It's Time That Socially Responsible Investing Was Just Investing

The marketing of SRIs, like sustainable marketing in general, has not brought responsible investing into the mainstream. Why? As marketers, we're being severely limited.

About two months ago, Joel Makower made the claim that  "green marketing is over." Makower believes green marketing as we know it has failed us—the great consumer revolution simply hasn’t materialized, and sustainable products continue to limp along as niche players.

All this, despite growing evidence that these products are hitting the mark as far as price and quality are concerned. It’s perception that’s killing them.

Nowhere is this more true than in socially responsible investing (SRI). Look at index after index, and you see SRI funds that consistently outperform their non-responsible counterparts. It’s easy to understand why, if you consider companies incorporating sustainable and socially responsible practices are generally also innovative and forward-thinking in other areas—which tends to lead to better returns.

Cliff Feigenbaum, publisher of Green Money, believes that SRI is gaining wider market acceptance, but still remains niche. As he told me, it’s migrated from values-based personal investors to become part of much larger institutional portfolios, but only a minute part of these portfolios. It would appear institutional investors include SRI funds to tick off a box for trustees and shareholders.

So what can we as marketers do to change the perception of SRI funds to simply good, moneymaking funds? For answers, I turned to a number of great new studies.

Getting It Right Is The Exception

At last month’s Sustainable Brands conference, I had the opportunity to sit down with James Cerruti of Brandlogic. His company just released a new study tracking the actual versus perceived sustainability performance of 100 leading global companies. The study is the first to pull its perception scores from a narrow group of key stakeholders: investors, students, and supply chain partners.

Although some companies did put out a sustainability message consistent with their actions, the majority were either unacknowledged in their actions, laggards in both actions and words, or getting unfair credit for their less-than-stellar performance.

The study is a glaring indictment of the inconsistencies in sustainable corporate messaging being put out to key stakeholders like investors. We as marketers still have a way to go.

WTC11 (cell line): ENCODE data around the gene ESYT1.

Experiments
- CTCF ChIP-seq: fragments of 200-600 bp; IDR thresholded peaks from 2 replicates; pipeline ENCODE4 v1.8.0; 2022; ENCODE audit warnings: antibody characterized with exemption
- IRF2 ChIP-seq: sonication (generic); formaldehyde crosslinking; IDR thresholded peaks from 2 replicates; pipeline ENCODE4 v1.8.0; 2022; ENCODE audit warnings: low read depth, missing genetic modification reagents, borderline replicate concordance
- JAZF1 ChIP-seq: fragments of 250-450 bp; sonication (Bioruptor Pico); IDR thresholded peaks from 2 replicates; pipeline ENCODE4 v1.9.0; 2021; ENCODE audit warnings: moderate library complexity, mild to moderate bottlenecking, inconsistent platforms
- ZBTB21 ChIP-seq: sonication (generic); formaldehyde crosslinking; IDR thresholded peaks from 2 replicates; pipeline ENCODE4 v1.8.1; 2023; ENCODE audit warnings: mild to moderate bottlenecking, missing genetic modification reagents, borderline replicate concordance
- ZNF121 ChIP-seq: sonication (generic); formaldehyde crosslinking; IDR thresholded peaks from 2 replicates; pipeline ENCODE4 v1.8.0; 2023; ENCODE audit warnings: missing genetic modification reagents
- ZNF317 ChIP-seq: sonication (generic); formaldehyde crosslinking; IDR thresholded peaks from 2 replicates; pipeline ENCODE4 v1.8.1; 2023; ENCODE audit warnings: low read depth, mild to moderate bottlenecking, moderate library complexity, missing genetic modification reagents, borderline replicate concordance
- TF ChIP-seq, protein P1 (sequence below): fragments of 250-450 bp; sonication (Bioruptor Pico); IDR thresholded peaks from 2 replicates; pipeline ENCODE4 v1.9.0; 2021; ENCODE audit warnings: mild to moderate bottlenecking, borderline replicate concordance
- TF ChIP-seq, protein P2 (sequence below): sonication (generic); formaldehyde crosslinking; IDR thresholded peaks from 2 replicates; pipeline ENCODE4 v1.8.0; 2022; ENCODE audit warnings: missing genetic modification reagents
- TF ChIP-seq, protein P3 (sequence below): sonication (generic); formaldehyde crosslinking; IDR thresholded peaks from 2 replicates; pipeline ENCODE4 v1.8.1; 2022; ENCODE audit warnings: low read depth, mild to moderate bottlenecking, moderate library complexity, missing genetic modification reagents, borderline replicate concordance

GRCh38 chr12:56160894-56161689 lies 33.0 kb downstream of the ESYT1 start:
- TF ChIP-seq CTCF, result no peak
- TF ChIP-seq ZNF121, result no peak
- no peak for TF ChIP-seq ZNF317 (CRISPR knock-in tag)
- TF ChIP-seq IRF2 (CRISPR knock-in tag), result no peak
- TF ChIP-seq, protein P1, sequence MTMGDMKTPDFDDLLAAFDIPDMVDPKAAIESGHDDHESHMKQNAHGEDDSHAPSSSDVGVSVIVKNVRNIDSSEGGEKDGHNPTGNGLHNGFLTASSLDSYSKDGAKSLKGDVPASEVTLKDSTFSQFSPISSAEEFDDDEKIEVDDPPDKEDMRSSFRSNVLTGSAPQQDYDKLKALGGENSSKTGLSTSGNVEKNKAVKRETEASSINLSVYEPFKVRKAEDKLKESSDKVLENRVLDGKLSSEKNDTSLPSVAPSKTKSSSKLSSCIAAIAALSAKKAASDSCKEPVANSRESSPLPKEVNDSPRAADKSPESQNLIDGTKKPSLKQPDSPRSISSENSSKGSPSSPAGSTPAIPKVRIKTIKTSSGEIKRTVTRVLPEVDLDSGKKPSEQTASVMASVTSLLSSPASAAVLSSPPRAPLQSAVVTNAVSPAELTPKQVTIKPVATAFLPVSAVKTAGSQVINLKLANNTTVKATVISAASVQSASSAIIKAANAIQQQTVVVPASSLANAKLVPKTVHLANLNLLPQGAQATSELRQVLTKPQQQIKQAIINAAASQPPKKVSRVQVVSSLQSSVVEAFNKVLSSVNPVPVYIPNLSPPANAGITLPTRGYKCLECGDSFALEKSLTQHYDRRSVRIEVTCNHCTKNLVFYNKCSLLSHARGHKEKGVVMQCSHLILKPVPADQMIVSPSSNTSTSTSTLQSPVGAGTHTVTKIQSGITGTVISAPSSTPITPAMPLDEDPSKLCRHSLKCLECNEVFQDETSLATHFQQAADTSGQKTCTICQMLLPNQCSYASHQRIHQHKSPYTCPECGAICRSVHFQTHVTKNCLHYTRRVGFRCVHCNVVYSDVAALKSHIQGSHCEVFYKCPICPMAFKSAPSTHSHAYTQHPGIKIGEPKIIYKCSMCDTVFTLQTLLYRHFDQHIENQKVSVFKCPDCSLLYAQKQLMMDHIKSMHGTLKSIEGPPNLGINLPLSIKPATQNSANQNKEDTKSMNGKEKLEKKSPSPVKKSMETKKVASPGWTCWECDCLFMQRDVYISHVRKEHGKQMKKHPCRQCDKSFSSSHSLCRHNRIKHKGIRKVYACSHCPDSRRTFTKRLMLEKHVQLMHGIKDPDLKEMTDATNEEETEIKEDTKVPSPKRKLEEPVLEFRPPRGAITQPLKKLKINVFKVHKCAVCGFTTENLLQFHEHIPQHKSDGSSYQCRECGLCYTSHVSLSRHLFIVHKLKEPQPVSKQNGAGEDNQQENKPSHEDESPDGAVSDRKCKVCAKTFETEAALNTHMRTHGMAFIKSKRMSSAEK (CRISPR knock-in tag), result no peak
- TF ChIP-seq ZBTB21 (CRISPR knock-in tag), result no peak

Start Marketing To The Majority

Another illuminating study was released at Sustainable Brands by OgilvyEarth. As Freya Williams, one of the study’s authors told me, green marketers are still busy preaching to the choir, or trying to convert the defiant unbelievers—while bypassing the huge (66%) majority of consumers who would be willing to give green a chance.

If you look at SRI marketing today, this isn’t immediately apparent. Values-based pitches have taken the back seat to performance, and windmills are slowly fading from the front pages of prospectuses. But we’re still pigeonholing SRI marketing, albeit more subtly. Among the violations Williams highlighted, there were at least five that SRI marketers regularly engage in. They include:

It isn’t easy being green: Why are green investments still presented as a separate category? Why do we spend a disproportionate amount of time explaining their green credibility? Why can’t we simply put a seal of approval on them, to assure consumers they perform, and fit the ethical bill.

Green is confusing: So what are they calling SRI anyway? In the last while, I’ve heard ethical funds, sustainable funds, responsible funds, and more. If we can’t agree on a name, heavens knows we won’t be able to convey a clear message. Personally, I like what Paul Herman has created: the Human Impact Profit index, or HIP. Definitely a better emotional message than "responsible," and if you break down the acronym, easy to understand.

Green is the new pink: I understand that appealing to female investors is lucrative. But by making a pitch aimed at feminine values, you isolate yourself from 70% of the population: men, and women who like "cool" men’s products vs "girly" women’s products.

Green costs: Lead with the personal profit benefit, and you won’t go wrong. Balance the personal profit benefit with the values benefit, and you’ll introduce niggling doubt that your fund is a jack of all trades, and master of none, which translates into lower returns.

Green is suspicious: Almost three-quarters of consumers prefer an environmentally-friendly cleaner from a big company whose name is synonymous with bleach, over an environmentally-friendly whose maker is totally sustainable. Why? Because we all want the reassurance of going with the tried and true. In SRI, that means pushing the reliability of the master brand, instead of trying to carve off a niche.

Learnings

The above watch-outs give us a good idea of our ongoing missteps in marketing SRI.

Potentially the most valuable learning we can take away is that we need to distance ourselves from our pitch. Get outside the jar. We may believe that our marketing is squarely aimed at pitching performance, but a step back might reveal we’re still engaging in limiting behavior.

If you’ve been with your company for more than six months, chances are you’re inside the jar. In that case, get some fresh eyes from outside to look at your work. It’s well worth the green.

[Image: Flickr user Tracy O]

This article is based on a speech presented to the Canadian SRI Forum June 20, 2011, and the IAC Conference July 8, 2011.

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1 Comments

  • Nancy Roberts

    Interesting. I had no idea that "70% of the population is men, and women who like "cool" men’s products vs "girly" women’s products." I guess anything that appeals to inter-generational responsibility is innately feminine, what with us having wombs and all...